Stuff online, untrammeled woodrat guts edition

2006.07.10 - St. Mary's Lake

Still worth it.

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Stuff online, feet of clay edition

the mighty have fallen

And pretty much everything else of clay, too.

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Stuff online, vampire barnacles edition

Seawall along Burrard Inlet

Every recommended route through Vancouver will go through Stanley Park. Photo by Christopher Porter.

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Chris Smith takes on that Troublesome book

Cain and Abel

Cain and Abel, in medieval stained glass. Photo by Fr Lawrence Lew.

Over at Nothing in Biology Makes Sense, Chris Smith has been writing a series of posts digging deep into the evolutionary claims made in Nicholas Wade’s book A Troublesome Inheritance. Last week, Chris debunked the claim that human population genetics naturally sorts into “races”—this week, he’s taking on Wade’s claim that variation at a particular gene has made some human populations more prone to violence than others:

Although some studies have found genetic variants in the MAO-A promoter region that are more common in some ethnic groups than in others (Sabol et al. 1998; Widom & Brzustowicz 2006; Reti et al. 2011) it is likely that these genetic variants are not –on their own– associated with violent or impulsive behavior (Caspi et al. 2002; Widom & Brzustowicz 2006). Instead, genetic variation in the MAO-A promoter seems to make some children less able to recover from abuse and childhood trauma, and therefore more likely to act out later in life (Caspi et al. 2002; Widom & Brzustowicz 2006). Simply carrying the ‘low expression’ allele in the MAO-A promoter does not have any effect at all on impulsivity or aggression.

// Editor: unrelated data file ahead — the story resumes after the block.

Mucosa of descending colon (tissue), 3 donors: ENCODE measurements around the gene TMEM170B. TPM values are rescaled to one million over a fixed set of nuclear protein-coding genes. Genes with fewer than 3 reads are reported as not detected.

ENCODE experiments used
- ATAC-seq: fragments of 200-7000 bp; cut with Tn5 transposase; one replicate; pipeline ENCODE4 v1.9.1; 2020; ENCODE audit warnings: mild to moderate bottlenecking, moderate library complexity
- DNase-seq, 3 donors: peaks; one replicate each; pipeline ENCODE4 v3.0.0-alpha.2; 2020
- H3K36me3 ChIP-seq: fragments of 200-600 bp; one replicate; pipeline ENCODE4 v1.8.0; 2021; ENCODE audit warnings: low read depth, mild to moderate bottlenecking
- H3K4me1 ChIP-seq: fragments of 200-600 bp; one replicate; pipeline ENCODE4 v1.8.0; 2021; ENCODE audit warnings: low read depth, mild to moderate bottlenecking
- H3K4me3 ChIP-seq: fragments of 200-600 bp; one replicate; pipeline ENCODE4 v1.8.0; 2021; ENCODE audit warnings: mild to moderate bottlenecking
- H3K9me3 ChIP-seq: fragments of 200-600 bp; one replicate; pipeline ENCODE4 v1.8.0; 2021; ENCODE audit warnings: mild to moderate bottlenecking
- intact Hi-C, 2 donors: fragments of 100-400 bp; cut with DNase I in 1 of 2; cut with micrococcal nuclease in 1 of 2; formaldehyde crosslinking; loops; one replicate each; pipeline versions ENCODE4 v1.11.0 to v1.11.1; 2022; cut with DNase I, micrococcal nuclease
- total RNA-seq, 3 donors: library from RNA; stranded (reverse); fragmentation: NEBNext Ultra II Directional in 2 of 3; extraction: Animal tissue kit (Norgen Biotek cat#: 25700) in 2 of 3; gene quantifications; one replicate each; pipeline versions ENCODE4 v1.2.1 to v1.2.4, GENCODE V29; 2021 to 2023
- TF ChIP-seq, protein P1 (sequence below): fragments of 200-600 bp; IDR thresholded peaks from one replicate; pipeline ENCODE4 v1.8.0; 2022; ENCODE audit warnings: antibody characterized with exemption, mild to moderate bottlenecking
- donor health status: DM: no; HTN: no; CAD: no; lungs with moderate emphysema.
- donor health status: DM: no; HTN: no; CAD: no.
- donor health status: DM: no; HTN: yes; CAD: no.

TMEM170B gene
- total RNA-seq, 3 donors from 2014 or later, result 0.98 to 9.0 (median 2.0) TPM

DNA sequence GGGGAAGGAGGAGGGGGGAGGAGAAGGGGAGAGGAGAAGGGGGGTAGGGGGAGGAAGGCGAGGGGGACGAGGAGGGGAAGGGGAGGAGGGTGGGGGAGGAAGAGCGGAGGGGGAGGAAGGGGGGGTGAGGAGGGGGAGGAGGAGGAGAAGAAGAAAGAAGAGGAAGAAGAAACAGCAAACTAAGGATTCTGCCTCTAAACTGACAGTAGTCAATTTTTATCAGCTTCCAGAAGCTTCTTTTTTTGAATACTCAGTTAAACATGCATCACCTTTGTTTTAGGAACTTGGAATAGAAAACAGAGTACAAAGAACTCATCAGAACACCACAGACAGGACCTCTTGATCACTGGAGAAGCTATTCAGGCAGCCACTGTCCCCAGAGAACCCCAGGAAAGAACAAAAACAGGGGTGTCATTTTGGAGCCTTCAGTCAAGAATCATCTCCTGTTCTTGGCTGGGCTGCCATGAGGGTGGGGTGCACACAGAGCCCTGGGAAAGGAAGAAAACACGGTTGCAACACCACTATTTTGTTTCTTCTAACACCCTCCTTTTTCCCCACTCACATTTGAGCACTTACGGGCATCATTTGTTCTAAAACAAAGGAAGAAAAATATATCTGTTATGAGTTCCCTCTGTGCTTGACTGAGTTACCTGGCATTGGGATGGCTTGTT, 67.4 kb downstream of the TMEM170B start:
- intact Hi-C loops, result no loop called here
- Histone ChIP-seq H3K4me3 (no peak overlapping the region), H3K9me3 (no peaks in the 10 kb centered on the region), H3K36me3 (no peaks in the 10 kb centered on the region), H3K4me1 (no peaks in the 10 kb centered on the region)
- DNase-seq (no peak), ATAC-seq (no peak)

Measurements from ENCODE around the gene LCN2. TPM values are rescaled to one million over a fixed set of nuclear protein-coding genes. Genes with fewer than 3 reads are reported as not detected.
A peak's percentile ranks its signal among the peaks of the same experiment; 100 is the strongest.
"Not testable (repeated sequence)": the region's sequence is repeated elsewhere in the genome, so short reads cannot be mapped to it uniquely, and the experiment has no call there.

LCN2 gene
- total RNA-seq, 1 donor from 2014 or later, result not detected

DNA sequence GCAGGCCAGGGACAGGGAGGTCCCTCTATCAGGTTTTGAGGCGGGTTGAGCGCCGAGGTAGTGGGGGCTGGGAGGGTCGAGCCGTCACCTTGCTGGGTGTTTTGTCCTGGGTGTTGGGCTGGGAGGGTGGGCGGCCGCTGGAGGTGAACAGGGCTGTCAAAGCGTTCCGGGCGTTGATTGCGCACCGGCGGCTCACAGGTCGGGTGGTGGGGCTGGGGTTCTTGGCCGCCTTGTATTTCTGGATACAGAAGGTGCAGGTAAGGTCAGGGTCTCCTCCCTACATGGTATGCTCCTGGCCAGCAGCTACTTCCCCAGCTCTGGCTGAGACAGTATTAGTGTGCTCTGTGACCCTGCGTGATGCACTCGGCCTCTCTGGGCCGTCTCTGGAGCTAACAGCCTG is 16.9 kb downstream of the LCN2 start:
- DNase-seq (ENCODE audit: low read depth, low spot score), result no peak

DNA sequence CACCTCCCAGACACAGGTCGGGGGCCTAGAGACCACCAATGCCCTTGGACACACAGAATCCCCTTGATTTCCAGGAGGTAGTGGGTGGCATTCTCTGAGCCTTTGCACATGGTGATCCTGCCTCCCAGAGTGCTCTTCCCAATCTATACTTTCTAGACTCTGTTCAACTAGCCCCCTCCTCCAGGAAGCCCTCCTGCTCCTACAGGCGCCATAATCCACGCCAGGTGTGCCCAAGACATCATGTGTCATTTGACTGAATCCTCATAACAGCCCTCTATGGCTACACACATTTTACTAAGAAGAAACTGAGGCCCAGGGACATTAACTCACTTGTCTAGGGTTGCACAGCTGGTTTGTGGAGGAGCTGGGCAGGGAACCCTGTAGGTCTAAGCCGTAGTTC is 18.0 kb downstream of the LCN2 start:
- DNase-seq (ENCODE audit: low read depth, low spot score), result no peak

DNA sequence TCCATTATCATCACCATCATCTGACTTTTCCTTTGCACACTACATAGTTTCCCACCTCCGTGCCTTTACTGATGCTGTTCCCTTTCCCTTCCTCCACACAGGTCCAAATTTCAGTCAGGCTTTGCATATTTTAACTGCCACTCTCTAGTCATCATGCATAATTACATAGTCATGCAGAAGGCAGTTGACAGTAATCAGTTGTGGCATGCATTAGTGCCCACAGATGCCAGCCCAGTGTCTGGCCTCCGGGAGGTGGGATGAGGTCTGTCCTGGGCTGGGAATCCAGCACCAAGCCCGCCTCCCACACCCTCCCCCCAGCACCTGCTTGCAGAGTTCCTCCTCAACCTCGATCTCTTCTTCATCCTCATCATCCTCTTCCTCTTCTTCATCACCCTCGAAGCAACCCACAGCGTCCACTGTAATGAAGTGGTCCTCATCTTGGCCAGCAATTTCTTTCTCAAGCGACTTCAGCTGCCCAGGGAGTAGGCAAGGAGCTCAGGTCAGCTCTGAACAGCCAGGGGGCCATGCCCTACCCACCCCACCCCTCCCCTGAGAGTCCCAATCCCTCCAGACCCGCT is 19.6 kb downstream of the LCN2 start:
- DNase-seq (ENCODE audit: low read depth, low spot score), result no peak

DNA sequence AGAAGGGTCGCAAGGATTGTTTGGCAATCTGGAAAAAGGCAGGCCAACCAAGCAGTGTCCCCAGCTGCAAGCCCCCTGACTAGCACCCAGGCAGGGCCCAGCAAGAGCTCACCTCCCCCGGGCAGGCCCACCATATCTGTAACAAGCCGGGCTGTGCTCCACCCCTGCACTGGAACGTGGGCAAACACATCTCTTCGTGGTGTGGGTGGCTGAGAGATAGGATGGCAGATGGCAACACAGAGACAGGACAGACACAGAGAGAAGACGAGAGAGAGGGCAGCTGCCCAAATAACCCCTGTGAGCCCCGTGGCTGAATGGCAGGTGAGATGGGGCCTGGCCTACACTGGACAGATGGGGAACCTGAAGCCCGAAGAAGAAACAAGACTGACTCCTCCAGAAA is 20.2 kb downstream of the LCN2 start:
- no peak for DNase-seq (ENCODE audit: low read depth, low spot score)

Chris co-teaches a class on exactly the topics covered in A Troublesome Inheritance, so I highly recommend you read the whole thing, and follow the series to its conclusion.

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Stuff online, what’s in your library? edition

Little Big City

Photo by Brian Koprowski.

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My #Evol2014 talk on population genomic “scans” for local adaptation

This year at the Evolution meetings, for the very first time, the conference organizers offered presenters the option of having our talks filmed by graduate student volunteers. Naturally, I had to try this out—and the result isn’t half bad!

If only I’d pointed myself at the microphone more consistently. And said “umm” about three times less frequently. And maybe worn a nicer shirt …

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